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Originally published June 7, 2012 at 8:26 PM | Page modified June 8, 2012 at 11:39 AM

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41-story condo tower ready to start in downtown Seattle

In what one real-estate analyst labeled "an extraordinarily bold move," Bosa Development will break ground next week on the first phase of a project in Seattle's Denny Triangle that was approved in 2007 but went into hibernation when the real-estate crisis hit.

Seattle Times business reporter

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Why does Nat Bosa plan to break ground next week on a 41-story condo tower in Seattle's Denny Triangle, when conventional wisdom suggests it's a dubious proposition at best?

"The story of my life has always been to go against the grain," the longtime Vancouver, B.C., developer said Thursday.

"In this business, if you are all brain and no guts, you are no good."

In what one real-estate analyst labeled "an extraordinarily bold move" given the condo market's current economics, Bosa said his company, Bosa Development, will start building a project that won city approval in 2007 but went into hibernation when the real-estate crisis hit.

It's been five years since a new condo tower broke ground in greater downtown. Bosa's timetable calls for the project's first phase to be finished by late 2014.

"I think it's a good time to start because there will be some serious demand for condos," Bosa said. "By the time we start selling in a year or a year-and-a-half, we're going to do very well."

His project, called Insignia, would fill the block bounded by Fifth and Sixth avenues and Bell and Battery streets, where Teatro ZinZanni's big tent once stood.

Bosa has city approval for two 41-story towers with a total of 660 to 700 condos. He said he will start with the southern tower, but dig the foundation and do all the other underground work for both.

Insignia is just a block from the three-tower office campus Amazon.com proposed earlier this year. "Obviously that's not bad news — that's jobs," Bosa said.

But the complex's proximity wasn't a deciding factor in his decision to start building, he added.

Construction of the second tower depends on the market, he said — but if demand and prices rebound as he's anticipating, it may not be long.

Bosa's announcement comes as other downtown developers are marketing the last few hundred of about 2,500 condos delivered in the recession's depths.

Working through that inventory has taken years. While sales have picked up and some projects have recently raised prices a little, the increases pale in comparison to earlier cuts of 30 or 40 percent.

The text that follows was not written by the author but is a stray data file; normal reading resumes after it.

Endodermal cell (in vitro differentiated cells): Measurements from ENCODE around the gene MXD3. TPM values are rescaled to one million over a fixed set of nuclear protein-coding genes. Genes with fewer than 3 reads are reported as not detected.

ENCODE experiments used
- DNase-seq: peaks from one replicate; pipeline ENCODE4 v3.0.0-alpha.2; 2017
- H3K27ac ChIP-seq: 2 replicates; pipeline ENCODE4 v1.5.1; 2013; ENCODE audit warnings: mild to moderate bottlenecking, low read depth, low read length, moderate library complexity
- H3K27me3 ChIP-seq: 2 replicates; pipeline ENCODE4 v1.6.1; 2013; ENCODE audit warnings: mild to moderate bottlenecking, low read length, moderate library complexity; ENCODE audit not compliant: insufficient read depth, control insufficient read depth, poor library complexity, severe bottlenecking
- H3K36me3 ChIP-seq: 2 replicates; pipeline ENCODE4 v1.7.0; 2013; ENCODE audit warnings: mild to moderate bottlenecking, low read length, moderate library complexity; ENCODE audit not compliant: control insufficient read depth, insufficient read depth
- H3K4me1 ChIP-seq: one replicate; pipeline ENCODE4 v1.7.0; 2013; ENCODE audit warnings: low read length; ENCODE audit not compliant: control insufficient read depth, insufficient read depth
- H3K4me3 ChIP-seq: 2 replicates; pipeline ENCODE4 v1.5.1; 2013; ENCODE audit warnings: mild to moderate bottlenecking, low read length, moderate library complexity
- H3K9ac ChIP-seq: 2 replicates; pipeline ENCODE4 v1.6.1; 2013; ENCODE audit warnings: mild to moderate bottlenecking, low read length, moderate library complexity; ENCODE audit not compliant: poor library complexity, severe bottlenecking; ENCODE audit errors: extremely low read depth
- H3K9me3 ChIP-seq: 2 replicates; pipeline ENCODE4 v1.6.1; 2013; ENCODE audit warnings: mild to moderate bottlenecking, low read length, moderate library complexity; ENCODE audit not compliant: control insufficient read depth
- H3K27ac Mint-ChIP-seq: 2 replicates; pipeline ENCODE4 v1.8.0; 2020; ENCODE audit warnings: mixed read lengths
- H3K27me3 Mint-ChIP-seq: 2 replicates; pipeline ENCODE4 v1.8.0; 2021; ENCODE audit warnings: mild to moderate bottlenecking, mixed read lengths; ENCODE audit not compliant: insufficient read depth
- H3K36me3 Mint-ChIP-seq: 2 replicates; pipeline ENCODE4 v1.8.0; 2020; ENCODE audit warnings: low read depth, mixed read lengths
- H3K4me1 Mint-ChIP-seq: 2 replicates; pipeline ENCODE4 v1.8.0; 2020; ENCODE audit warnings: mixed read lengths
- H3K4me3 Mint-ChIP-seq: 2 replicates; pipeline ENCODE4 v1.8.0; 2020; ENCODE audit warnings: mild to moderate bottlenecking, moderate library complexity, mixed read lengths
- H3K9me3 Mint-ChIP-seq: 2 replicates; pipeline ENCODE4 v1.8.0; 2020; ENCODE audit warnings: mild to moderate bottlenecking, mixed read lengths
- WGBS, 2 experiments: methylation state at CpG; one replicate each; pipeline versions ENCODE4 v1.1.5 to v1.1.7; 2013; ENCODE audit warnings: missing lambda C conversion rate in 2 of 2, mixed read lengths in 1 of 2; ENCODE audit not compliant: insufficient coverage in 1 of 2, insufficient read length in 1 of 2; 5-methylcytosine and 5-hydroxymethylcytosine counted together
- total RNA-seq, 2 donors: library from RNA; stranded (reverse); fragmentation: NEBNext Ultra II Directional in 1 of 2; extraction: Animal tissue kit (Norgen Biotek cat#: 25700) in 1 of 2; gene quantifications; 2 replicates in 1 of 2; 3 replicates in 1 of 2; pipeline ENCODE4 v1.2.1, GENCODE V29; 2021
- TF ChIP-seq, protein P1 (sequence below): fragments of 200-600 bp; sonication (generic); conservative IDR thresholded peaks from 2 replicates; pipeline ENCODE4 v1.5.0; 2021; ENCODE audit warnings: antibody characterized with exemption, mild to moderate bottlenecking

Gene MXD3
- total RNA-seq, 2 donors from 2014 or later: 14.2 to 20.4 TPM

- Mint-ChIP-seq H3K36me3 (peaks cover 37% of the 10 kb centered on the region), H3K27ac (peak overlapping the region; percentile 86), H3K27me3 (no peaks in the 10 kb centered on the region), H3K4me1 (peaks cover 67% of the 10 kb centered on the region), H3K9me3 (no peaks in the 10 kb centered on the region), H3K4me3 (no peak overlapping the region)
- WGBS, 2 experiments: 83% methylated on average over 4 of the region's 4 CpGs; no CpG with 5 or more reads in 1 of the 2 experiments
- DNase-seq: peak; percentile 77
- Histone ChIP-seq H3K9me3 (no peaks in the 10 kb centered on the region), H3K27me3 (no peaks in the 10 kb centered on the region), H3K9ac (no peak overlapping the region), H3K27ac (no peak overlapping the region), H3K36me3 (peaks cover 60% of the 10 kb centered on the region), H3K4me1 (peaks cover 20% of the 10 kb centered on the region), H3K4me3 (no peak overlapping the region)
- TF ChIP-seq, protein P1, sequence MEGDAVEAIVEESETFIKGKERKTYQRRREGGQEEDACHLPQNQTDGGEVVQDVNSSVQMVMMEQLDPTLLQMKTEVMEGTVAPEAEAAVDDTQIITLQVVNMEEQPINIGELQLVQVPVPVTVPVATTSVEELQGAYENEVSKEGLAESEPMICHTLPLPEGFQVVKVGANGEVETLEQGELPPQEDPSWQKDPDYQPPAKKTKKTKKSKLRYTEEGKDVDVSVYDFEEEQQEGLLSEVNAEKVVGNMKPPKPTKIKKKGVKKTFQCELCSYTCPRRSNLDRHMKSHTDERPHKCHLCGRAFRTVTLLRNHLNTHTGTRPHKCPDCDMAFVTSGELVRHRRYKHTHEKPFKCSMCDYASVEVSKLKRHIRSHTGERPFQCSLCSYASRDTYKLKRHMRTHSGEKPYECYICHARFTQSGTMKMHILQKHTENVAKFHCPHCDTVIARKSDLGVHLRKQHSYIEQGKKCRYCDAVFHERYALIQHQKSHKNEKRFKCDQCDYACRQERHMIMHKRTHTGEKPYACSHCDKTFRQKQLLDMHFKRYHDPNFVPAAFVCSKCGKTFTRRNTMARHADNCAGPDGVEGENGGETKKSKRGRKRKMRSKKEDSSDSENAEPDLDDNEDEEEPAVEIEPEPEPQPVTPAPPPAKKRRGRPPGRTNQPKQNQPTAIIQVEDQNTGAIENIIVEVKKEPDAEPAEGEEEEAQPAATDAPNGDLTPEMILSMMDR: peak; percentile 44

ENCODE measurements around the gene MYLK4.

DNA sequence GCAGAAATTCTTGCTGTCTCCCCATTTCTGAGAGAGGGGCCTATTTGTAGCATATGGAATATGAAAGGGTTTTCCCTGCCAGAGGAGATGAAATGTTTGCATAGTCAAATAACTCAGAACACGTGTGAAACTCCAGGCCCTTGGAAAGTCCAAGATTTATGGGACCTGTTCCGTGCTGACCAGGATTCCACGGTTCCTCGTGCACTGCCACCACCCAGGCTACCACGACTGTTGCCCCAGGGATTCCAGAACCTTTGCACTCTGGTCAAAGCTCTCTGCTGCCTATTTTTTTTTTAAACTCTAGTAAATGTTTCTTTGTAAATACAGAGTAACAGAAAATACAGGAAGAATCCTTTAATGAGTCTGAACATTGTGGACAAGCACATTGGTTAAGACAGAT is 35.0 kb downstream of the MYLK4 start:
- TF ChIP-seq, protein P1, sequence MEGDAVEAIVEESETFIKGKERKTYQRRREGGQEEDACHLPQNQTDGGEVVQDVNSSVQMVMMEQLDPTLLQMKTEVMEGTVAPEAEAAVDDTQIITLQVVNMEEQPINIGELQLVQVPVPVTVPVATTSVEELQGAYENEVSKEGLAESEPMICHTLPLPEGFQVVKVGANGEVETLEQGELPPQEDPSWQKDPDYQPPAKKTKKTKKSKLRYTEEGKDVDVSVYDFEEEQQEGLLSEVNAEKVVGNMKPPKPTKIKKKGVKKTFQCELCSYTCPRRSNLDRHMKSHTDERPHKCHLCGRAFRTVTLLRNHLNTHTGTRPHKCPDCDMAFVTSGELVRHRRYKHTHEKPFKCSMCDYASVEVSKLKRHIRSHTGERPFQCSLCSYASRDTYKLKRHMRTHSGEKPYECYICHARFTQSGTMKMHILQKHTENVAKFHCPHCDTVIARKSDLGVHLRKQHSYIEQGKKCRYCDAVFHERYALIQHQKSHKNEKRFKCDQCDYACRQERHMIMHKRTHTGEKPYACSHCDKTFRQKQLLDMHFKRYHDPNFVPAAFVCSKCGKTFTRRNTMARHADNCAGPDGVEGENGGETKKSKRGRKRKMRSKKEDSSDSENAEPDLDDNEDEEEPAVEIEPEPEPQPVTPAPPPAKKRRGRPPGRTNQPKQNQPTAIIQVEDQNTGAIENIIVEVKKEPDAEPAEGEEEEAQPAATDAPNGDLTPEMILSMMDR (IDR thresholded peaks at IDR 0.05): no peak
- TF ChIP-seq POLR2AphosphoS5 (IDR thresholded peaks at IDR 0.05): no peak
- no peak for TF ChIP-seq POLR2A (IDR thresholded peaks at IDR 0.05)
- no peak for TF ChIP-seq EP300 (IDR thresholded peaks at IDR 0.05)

Most observers didn't expect to see any new construction this soon — especially something this big — despite the shrinking inventory. Many had predicted developers would convert apartments to condos to meet any additional demand once the current crop of buildings sells out.

Yet now comes Insignia. "It's a great surprise to me," said Seattle real-estate economist Matthew Gardner, who analyzes projects for developers. "I haven't been asked to look at a condo project in years."

Overall, condo prices remain too low for a developer to make a profit on a new project, he said, especially downtown.

Glenn Crellin, associate director of the University of Washington's Runstad Center for Real Estate Studies, agreed. "There may be some room for new construction, but this is more ambitious than I would have expected," he said of Insignia.

But Matt Goyer, who blogs about in-city condos at Urbnlivn.com, said he expects Bosa's trailblazing will pay off. "I expect most of the new-construction condos in the Seattle core will sell out this year," he said. "After that, there's nothing."

While condo prices at Insignia haven't been set, Bosa said, "they'll be more than you can buy anything [downtown] for now."

But he anticipates the market will rebound. He said he bases his optimism in part on his experience in San Francisco; last year, when the market was stagnant, he broke ground there on a big condo project that now is enjoying strong pre-sales.

Plus Bosa, 67, is bullish on Seattle and its prospects for growth. He spent Monday walking around downtown.

"I've got to tell you, that has all of a sudden become a very livable city," he said. "It's becoming more and more like San Francisco. ... It's maturing."

And if he's wrong about the condo market, Bosa said, he can always rent the units as apartments until it does bounce back.

But that, too, could be problematic, the UW's Crellin said: Thousands of new apartments are expected to come on the market by 2014, and rents may dip.

In addition to San Francisco, Bosa Development also has built condos in the Vancouver area, Calgary and San Diego.

Another Vancouver company, Embassy Development, which is headed by Bosa's son Ryan, bought the 1.9-acre Insignia property in 2007 from Seattle's Clise Properties for $49.9 million and initially planned to develop it.

But Nat Bosa said Embassy is now focusing on Canadian projects, and his company acquired Embassy's interest.

He said the first phase will cost $180 to $200 million, and for now he is financing it himself. But he said four banks that have loaned money for his San Francisco condo project have indicated they will provide money for Insignia "whenever we are ready."

A meeting Monday with a major Seattle lender also went well, Bosa said, although the lender made no commitment.

He wouldn't say how much equity he plans to invest in Insignia, "but it will be a lot ...

"Obviously I'm excited about Seattle, and I'm excited to get started."

As for the doubters, Bosa said, they're looking back rather than forward.

"I have a philosophy: You plan to buy your summer hat in the winter. And then you sell it in the heat of summer."

Eric Pryne: 206-464-2231 or epryne@seattletimes.com

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